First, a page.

Magazine article Geographical

Questions and Answers

Magazine article Geographical

Questions and Answers

Article excerpt

STAMP OF APPROVAL

Q: As a child I collected stamps from many countries, one of which was Tannou Tuva in Central Asia. Please can you tell me to what country it now belongs, and what is its capital?

A: Originally Tannou Tuva was a province in Mongolia. In 1914, Russia -- having promoted a separatist movement -- gave its protection to the region. Consequently Tannou Tuva declared its independence in 1921, triggering a territorial dispute with Mongolia. With Russian mediation, this was settled in 1926 with Tannou Tuva and Mongolia each recognising the other's independence. On 13 October 1944 Tannou Tuva was absorbed into the USSR and presumably is now part of Russia. Its capital was Kyzyl (it rhymes with fizzle), and as far as I know this is still the administrative capital of the region.

I well remember collecting Tannou Tuvan stamps myself. The brief existence of Tannou Tuva as an independent country has been a frustrating fascination for some time as it is almost impossible to obtain any information on the place.

MD Crook, Dartford

CLOUD NINE

Q: What meteorological processes cause a single lone cumulus cloud to hang in an otherwise clear blue sky?

A: Localised heating of the ground beneath it most probably causes isolated cumulus clouds. Dark surfaces are better than light-coloured surfaces at absorbing solar radiation. For example, because they have a lower albedo (reflectivity), runways or urban areas absorb more solar radiation than surrounding rural areas. The warmer tarmac and concrete will conduct heat into the air in contact with it. This warm air will respond by expanding and now, less dense than the surrounding air, will rise. Air pressure falls with altitude. So, as this parcel of air rises, it expands. This leads to cooling, and if it gets cold enough, water vapour condenses to form a cumulus cloud.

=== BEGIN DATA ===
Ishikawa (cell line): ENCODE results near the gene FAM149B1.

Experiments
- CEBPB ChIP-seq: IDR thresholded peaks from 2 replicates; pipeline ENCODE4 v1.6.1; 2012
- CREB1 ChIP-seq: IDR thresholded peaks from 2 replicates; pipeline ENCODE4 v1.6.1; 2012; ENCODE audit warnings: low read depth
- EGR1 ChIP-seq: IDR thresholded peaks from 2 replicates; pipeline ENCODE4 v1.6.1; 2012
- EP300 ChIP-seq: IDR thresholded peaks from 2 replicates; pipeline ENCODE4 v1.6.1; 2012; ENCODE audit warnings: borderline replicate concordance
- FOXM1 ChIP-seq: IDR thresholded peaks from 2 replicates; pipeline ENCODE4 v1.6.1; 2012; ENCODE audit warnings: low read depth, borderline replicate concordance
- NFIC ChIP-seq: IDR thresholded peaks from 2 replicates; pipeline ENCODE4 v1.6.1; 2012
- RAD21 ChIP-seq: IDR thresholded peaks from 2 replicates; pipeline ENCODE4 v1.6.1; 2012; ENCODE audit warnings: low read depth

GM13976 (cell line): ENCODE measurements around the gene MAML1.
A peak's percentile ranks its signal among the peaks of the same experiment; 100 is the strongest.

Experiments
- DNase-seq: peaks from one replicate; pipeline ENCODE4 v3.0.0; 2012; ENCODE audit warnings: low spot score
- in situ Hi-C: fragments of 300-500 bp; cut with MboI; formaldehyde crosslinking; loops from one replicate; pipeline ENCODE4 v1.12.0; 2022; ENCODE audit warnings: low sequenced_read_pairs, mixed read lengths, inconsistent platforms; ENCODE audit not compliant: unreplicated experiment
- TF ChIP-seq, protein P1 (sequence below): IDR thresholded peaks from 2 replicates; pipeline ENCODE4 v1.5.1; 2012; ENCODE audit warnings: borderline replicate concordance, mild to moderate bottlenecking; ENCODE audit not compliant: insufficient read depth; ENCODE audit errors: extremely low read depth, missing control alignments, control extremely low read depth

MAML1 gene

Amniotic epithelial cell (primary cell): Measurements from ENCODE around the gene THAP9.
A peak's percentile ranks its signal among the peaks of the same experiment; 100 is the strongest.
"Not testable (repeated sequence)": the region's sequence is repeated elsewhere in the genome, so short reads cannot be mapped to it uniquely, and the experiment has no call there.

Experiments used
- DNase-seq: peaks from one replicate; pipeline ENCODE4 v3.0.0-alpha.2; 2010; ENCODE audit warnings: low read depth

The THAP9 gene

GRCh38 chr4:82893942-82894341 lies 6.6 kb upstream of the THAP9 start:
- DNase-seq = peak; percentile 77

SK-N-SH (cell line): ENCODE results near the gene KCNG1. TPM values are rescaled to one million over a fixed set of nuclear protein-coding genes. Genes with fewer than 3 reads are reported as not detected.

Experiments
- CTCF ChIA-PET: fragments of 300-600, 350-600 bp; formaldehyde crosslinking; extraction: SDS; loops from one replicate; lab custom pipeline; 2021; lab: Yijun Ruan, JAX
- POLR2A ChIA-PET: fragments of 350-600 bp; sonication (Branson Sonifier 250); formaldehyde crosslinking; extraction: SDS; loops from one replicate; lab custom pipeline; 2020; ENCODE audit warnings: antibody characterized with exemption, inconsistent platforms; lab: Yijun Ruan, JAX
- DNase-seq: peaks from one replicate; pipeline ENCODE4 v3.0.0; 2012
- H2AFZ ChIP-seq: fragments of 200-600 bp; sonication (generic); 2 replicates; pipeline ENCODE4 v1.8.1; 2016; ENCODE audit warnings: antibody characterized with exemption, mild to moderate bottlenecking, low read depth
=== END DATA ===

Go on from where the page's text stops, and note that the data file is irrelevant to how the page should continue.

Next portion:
This condensation also releases heat energy which can add extra impetus to the rising column of air. …

Search by... Author
Show... All Results Primary Sources Peer-reviewed

Oops!

An unknown error has occurred. Please click the button below to reload the page. If the problem persists, please try again in a little while.